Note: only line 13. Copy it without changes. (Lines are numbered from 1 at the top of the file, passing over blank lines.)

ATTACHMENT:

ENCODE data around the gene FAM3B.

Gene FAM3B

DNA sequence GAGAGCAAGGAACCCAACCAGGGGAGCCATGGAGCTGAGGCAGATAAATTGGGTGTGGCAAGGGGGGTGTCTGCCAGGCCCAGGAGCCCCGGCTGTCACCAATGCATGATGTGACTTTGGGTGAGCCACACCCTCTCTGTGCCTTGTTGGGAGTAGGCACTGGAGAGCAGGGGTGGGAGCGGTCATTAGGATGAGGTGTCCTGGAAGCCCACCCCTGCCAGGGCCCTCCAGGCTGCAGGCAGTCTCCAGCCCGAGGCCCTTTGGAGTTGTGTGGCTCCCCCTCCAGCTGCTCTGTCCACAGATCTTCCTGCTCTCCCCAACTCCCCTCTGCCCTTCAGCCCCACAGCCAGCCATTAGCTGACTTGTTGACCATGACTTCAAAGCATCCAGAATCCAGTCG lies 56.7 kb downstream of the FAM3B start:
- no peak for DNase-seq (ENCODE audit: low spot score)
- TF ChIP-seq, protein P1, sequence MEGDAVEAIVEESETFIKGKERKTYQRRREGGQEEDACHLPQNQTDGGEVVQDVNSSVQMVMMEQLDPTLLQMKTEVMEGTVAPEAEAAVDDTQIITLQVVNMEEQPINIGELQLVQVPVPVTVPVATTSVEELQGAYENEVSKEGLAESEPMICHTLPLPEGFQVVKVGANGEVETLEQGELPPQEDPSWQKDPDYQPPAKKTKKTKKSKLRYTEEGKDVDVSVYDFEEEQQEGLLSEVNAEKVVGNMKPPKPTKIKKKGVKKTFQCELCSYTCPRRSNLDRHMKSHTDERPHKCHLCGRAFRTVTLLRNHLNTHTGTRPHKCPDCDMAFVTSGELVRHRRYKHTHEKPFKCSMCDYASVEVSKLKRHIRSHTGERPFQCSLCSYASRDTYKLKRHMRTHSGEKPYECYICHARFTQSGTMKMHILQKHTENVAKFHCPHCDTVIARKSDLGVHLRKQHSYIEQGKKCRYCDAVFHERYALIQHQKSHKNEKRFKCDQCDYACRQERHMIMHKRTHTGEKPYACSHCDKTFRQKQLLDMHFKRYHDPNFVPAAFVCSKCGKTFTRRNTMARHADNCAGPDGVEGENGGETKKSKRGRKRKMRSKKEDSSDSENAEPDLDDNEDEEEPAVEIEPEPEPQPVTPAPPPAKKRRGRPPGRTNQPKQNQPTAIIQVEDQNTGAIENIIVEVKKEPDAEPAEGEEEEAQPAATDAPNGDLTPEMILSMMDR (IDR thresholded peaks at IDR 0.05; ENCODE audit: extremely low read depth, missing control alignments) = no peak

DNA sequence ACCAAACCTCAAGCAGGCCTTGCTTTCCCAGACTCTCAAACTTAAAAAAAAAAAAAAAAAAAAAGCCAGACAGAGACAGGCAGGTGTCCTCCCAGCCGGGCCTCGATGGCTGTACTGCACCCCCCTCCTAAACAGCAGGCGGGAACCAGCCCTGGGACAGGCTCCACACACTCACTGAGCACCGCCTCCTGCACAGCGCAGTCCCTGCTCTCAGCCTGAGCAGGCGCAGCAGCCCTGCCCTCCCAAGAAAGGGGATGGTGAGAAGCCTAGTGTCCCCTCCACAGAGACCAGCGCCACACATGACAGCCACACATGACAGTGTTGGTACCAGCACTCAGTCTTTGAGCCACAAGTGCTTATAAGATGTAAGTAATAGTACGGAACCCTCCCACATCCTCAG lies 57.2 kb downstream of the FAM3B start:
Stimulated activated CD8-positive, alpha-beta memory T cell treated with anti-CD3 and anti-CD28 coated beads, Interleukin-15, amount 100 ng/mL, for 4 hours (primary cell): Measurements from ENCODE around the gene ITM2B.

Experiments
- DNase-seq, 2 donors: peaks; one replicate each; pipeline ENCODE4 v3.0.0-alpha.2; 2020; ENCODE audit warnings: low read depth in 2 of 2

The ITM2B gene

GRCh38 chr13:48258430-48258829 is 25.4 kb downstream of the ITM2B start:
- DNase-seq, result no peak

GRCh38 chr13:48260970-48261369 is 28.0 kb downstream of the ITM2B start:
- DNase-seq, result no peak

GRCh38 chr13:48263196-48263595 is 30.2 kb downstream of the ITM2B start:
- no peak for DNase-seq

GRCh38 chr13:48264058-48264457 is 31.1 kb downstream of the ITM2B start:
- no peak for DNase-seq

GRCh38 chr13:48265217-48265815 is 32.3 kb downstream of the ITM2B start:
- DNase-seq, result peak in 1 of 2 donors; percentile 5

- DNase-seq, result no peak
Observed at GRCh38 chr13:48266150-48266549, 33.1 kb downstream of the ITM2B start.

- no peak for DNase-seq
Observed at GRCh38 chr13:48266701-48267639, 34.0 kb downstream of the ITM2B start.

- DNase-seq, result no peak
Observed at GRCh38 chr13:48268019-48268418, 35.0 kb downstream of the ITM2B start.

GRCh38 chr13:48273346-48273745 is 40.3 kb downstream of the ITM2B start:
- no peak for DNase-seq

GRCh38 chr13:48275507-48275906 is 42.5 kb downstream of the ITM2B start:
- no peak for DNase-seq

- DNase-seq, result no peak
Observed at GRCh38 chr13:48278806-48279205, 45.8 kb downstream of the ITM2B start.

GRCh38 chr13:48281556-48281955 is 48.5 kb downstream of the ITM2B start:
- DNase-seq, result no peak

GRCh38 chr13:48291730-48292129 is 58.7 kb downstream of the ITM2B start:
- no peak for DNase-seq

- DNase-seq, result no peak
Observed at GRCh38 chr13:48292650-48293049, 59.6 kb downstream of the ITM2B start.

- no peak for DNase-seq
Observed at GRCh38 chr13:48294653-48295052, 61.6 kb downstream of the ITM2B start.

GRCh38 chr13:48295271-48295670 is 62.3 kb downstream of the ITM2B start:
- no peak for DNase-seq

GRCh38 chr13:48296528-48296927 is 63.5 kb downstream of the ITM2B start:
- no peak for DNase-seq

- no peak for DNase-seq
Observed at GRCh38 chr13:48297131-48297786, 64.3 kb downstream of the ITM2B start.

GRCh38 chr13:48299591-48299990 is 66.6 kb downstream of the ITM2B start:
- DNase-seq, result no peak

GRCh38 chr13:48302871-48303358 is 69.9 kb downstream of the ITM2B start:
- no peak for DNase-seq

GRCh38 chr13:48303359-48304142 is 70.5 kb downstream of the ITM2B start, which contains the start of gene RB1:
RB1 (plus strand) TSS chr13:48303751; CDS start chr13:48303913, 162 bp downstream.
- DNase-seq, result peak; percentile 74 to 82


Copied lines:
GRCh38 chr13:48260970-48261369 is 28.0 kb downstream of the ITM2B start: